New 4.44 HP Screening Score (Used only by VA)
New 4.45 VAMC Station Number (Used only by VA)
New 4.47 T-cell and Viral Load (Used only by HOPWA)

Additional clarification was added throughout the Manual in response to Frequently Asked Questions. These changes were prepared by HUD in collaboration with their federal partners: HUD’s Office of HIV/AIDS Housing; the Department of Veterans Affairs; the Department of Health and Human Services Substance Abuse and Mental Health Services Administration; and the Department of Health and Human Services Administration for Children and Families, Family and Youth Services Bureau.

Effective Date of the Changes

The changes go into effect October 1, 2015. Communities are expected to review the changes and work with their vendor to prepare a training strategy in advance of that date so HMIS users can begin entering data under the updated data standards starting on October 1, 2015. Vendors have already received detailed information about these changes and are working on programming modifications.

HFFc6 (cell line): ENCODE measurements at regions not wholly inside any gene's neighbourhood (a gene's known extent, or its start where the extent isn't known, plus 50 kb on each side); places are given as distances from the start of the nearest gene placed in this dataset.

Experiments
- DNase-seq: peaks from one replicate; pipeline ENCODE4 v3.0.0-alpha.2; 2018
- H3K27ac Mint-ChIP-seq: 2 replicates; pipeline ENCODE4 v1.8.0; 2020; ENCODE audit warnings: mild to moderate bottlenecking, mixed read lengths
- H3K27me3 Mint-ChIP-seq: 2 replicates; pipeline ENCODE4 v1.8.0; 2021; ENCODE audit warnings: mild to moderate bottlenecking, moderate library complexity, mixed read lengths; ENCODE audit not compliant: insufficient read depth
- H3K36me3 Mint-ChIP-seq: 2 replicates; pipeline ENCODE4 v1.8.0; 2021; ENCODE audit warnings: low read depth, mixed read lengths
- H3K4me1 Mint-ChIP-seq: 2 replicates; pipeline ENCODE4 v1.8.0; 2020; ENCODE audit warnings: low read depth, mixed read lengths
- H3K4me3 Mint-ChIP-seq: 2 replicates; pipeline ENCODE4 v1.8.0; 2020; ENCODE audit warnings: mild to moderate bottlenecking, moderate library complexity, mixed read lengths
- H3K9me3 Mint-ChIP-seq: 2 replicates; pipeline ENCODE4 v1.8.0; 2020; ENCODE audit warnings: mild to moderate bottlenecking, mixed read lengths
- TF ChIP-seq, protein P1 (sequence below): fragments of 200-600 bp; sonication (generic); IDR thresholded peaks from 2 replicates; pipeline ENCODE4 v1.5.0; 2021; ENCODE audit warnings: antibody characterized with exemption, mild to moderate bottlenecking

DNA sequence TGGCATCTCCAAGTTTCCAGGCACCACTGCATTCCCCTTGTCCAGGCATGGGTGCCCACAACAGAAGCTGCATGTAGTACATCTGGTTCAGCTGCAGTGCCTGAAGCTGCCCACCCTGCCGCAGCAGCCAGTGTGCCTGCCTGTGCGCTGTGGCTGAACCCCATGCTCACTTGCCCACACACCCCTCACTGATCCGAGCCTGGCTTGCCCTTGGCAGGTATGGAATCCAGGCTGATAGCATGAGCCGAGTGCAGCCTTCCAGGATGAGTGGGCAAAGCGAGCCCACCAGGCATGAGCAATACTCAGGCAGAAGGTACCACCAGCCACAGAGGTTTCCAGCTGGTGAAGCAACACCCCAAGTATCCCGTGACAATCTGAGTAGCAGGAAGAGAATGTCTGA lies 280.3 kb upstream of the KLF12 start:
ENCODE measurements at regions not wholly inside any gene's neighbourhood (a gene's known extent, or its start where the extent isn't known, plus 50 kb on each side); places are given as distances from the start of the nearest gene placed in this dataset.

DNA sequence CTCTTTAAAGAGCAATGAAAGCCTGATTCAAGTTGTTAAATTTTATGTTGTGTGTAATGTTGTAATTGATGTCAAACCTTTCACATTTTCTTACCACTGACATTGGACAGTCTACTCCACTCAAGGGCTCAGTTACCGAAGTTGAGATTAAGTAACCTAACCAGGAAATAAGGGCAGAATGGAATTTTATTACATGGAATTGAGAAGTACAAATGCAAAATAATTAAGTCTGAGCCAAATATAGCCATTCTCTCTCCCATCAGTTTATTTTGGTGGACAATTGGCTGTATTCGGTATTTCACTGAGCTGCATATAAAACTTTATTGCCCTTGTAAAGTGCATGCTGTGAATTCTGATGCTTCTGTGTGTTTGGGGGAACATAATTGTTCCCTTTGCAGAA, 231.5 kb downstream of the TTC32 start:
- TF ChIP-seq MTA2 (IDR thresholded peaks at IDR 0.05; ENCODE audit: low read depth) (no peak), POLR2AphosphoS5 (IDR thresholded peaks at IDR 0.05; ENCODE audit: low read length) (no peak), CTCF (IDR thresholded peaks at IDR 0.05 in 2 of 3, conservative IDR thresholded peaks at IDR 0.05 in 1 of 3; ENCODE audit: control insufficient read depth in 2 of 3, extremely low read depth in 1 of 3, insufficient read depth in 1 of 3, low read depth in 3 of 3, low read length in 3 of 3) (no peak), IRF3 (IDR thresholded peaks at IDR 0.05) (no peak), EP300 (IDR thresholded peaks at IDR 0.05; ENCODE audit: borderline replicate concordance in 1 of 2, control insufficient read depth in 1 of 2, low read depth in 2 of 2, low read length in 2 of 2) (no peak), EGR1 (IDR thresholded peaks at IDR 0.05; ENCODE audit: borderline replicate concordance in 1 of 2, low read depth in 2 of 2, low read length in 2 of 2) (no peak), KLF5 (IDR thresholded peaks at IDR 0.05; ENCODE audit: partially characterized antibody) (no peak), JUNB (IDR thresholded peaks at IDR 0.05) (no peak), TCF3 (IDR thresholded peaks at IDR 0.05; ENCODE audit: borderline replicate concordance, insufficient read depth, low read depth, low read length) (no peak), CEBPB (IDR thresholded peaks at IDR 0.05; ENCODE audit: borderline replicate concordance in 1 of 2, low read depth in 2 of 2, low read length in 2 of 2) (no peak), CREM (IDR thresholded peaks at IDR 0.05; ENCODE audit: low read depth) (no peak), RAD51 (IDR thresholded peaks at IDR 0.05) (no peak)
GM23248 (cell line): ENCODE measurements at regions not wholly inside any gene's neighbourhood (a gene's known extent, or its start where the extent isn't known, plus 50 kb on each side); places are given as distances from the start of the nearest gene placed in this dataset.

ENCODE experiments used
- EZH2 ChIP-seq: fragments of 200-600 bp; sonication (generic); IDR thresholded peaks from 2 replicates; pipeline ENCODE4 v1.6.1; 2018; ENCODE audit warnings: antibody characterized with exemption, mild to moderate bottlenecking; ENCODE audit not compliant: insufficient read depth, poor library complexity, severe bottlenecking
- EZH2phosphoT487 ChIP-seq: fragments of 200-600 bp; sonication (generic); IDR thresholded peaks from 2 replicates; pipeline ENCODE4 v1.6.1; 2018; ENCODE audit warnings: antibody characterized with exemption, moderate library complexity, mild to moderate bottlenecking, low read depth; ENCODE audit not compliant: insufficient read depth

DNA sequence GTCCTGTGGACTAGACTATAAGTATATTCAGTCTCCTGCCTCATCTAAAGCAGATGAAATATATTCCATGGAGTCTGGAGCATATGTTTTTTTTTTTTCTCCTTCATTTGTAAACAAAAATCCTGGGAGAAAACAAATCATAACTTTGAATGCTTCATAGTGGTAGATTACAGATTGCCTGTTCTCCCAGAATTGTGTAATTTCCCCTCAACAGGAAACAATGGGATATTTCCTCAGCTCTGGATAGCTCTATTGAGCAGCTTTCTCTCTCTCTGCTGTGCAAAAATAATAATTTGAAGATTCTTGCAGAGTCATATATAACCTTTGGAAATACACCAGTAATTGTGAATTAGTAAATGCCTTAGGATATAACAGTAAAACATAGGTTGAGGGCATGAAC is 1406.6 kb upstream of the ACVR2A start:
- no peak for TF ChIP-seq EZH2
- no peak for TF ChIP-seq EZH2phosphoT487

Guidance on Back Data Entry

We understand that communities face challenges when working through how to enter data for active clients (or clients with “open” files) on the date the updated standards go into effect. HUD has developed guidance addressing this. It is posted with the updated HMIS Data Manual and the HMIS Data Dictionary.

Impact on APRs, AHAR, and Other Reports

Additional clarification about the impact of these changes on reporting requirements, including reporting to federal partner programs, will be issued in a separate HUD Exchange email message shortly.

Questions about the Data Standards?

If you have questions about the data standards, please submit them through the HUD Exchange Ask a Question (AAQ) portal. On Step 2 of the question submission process, select “HMIS” in the “My question is related to” dropdown.

Visit the HUD Exchange at

2014 HMIS Data Standards – Federal Partner Program HMIS Manuals Published by HUD

Six new manuals have been prepared, in partnership with other federal agencies requiring Homeless Management Information System (HMIS) participation, to assist HMIS Lead Agencies and Continuums of Care (CoCs) to correctly set up projects in HMIS. Guides for the following programs have been posted: